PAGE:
• Food carriers
  • Cutlery and plates

This is not mandatory; however, as the mess is one of the few places where students won’t be wearing masks, it is probably safest to carry your food back to your room.

Currently, students are not allowed to serve themselves food which should help contain the spread to an extent, but there’s no harm in taking the extra step and taking your meals to your hostel. You can also carry an extra water bottle so that you don’t need to visit the water filters as often.

If you’ve missed out on purchasing anything, you can still order from Amazon and other online retailers. The delivery people still sit outside the Student Plaza gate of the MIT Campus, though they don’t stay there for as long as they did before. Plus, all shopkeepers on campus have been tested for Covid so you can stock up on anything else you need on campus as well.

Precautions to Take

Here are some general precautions you must keep in mind while restarting your life in Manipal:

  1. Social Distancing: Needless to say, this is the most effective method to contain the spread of the virus. Although keeping an adequate distance from each other may not be feasible in some situations, please try to adhere to the guidelines in the SoP as far as possible. The usage of masks in shared spaces can help curb the spread of the virus.
  2. Interaction and Meeting People: Going back to Manipal after a period of eleven months is certainly exciting. It may appear to some as an opportunity to reunite with old friends and experience life as it was before the outbreak of the pandemic. However, things aren’t going to be the same. Please avoid meeting people unless you absolutely need to. Should you still need to congregate in a group, please do so in an open, well-ventilated area.
  3. Going Out: Please, don’t. However, should you have to step out, please ensure that you do so alone. As usual, masked and carrying a bottle of sanitiser along.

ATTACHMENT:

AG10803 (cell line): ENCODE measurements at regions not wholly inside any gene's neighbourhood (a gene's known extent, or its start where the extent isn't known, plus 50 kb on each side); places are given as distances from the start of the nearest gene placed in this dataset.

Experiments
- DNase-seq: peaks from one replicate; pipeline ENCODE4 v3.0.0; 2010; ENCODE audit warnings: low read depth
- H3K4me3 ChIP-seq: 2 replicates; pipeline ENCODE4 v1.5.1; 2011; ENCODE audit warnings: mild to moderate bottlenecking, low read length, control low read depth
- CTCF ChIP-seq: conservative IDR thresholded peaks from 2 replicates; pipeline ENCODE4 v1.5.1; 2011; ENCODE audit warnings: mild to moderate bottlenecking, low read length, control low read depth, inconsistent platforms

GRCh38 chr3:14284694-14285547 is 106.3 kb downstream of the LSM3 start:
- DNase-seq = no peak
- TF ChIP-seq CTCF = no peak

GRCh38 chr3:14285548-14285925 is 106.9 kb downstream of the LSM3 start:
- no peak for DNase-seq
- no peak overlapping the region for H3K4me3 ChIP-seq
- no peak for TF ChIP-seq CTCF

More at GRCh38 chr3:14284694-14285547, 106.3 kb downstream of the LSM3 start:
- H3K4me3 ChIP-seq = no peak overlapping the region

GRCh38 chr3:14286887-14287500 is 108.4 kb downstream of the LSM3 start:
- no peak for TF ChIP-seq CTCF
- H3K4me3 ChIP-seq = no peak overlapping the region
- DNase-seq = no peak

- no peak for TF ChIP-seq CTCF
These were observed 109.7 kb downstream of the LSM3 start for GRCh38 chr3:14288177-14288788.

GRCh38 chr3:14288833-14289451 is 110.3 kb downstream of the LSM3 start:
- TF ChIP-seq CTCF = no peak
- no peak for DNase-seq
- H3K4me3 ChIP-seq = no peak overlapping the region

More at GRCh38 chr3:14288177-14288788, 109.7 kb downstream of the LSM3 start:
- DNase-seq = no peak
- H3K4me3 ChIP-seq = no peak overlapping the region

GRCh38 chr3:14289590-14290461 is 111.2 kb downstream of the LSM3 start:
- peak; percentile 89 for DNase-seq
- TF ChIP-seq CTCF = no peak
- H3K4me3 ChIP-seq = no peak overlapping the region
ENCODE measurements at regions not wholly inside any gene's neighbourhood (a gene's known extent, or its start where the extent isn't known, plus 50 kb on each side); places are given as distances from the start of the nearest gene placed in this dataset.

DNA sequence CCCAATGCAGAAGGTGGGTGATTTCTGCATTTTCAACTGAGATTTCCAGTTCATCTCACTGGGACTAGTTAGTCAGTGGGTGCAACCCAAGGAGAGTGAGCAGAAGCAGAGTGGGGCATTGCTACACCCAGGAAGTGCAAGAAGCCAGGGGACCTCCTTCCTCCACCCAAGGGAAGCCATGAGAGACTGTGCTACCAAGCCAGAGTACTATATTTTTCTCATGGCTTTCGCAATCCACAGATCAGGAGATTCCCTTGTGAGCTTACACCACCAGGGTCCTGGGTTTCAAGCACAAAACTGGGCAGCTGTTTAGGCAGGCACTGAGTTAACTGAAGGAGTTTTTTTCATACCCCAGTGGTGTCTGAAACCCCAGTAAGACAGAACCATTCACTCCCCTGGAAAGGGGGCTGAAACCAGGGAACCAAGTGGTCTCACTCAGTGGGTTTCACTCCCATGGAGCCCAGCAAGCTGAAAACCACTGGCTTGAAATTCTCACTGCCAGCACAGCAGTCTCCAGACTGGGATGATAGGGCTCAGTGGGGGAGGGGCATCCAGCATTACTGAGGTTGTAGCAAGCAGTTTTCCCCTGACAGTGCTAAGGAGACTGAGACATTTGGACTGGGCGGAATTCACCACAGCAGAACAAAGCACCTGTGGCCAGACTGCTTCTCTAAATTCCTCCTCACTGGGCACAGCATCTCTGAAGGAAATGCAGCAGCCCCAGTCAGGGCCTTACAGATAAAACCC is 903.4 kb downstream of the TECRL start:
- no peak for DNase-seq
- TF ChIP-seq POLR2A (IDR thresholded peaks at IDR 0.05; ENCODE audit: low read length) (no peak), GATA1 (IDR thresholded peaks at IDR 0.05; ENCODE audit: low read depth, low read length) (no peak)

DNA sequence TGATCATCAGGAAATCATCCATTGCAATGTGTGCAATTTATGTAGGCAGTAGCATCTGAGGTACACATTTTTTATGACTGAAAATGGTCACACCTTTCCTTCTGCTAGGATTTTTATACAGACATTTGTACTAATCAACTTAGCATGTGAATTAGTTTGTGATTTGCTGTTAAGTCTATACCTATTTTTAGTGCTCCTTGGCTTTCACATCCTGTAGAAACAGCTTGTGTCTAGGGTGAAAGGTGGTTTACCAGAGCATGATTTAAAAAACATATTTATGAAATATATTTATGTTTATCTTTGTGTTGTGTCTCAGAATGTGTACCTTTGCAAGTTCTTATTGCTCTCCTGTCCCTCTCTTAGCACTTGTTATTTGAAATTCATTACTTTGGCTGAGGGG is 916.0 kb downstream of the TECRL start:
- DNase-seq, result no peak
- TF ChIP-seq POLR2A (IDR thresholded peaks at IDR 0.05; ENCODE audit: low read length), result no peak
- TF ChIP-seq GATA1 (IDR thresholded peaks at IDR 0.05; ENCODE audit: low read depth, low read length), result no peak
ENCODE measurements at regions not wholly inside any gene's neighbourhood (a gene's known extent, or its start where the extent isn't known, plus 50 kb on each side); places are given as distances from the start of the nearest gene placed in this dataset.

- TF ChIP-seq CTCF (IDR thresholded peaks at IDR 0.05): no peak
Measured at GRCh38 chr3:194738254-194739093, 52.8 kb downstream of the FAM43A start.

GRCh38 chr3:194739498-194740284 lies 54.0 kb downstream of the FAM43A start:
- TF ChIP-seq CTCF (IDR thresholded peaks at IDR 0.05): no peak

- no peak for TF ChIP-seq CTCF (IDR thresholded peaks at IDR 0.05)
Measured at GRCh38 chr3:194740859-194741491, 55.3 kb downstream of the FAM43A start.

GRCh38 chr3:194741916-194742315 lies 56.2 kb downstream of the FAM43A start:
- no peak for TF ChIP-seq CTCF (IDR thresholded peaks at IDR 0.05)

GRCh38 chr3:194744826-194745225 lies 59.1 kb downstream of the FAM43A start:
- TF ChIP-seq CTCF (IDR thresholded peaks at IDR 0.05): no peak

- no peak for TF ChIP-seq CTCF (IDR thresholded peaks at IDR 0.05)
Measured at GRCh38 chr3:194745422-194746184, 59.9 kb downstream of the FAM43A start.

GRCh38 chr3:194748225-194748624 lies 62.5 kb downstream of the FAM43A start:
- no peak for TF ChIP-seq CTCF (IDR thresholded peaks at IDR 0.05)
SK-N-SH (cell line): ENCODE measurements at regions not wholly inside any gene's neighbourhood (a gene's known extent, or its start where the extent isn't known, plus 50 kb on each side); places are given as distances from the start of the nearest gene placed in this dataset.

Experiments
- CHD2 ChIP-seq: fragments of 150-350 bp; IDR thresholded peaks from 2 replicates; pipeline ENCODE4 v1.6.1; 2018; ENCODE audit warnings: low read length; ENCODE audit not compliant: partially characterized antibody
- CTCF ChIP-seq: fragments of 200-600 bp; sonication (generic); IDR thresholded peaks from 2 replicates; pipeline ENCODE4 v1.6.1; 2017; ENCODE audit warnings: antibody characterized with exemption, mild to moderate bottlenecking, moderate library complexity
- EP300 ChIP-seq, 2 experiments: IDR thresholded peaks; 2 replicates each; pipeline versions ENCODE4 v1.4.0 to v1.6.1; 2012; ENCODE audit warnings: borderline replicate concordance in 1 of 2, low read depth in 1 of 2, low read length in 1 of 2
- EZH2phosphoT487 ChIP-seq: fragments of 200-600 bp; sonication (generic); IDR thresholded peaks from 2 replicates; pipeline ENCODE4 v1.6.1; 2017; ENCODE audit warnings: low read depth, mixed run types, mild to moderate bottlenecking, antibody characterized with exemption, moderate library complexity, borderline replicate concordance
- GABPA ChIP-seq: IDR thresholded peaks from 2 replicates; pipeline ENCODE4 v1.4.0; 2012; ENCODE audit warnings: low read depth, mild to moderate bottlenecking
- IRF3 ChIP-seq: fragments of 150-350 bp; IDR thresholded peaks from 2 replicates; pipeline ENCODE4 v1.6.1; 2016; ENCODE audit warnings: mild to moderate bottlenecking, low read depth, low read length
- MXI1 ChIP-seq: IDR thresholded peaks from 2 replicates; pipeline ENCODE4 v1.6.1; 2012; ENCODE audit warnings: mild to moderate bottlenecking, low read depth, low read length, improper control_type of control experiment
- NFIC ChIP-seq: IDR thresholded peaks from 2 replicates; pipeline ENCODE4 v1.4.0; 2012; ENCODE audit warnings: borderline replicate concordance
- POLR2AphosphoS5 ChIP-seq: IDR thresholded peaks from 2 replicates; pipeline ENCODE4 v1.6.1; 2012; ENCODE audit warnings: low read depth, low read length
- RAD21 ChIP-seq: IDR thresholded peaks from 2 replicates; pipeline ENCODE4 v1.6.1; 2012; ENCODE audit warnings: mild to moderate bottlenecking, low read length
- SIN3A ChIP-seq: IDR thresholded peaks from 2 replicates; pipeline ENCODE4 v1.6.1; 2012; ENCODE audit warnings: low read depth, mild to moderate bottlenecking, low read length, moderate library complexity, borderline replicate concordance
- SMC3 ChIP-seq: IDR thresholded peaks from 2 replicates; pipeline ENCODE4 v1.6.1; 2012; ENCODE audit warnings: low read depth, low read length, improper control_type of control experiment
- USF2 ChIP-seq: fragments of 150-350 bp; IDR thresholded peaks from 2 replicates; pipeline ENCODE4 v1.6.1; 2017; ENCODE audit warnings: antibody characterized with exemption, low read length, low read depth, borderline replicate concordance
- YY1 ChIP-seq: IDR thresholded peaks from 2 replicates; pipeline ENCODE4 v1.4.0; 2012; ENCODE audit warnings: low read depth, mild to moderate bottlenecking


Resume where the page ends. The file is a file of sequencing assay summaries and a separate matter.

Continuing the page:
4. Sanitisation: Although regular hand-washing is the most effective way to stay safe from the virus (provided each hand-wash lasts for a minimum of 40 seconds), sanitisation of the hands using a sanitiser with over 60% alcohol content is a good addition to your safety routine. Make sure you sanitise your hands every time you have to open doors, use lab equipment, and eat. You can also use a disinfectant spray to sanitise your room every time you get it cleaned or have friends over. Cloth masks should be either washed in antiseptic liquid before reuse or be left to air out for at least a day.
  5. Common Dining: While dining at the mess or the Food Court, please adhere to the social distancing markers that the MAHE administration has placed on the dining floor. Please bear in mind that only two people may sit at a table at once. As far as possible, take food to your room and eat instead.
  6. Groceries and Shopping: To ensure complete safety, be sure to either sanitise groceries/packages before using them—or better yet—purchase them a day before you need them so that all chances of the virus staying on the surface of the package are eliminated. Make sure you assign an area in your room to keep items that haven’t been sanitised yet. Under your bed, or any other place that’s out of the way would be best.
  7. Clothes: Have separate clothes to wear outside and in your hostel. As far as possible, put your outdoor clothes for a wash after every use or air them out for at least 24 hours before re-wear. Assign a separate hook or clothes rack for clothes that you’re airing out so that they are not in contact with your other clothes.
  8. Masks: Wear one. All the time. Your mask should be on before you step out of your room and should stay on until you get back. The only time it’s okay to take your mask off is when you’re eating at the mess, and even that should only be once you’re seated at your table. Make sure you don’t reuse single-use masks and dispose of them in the appropriate bins.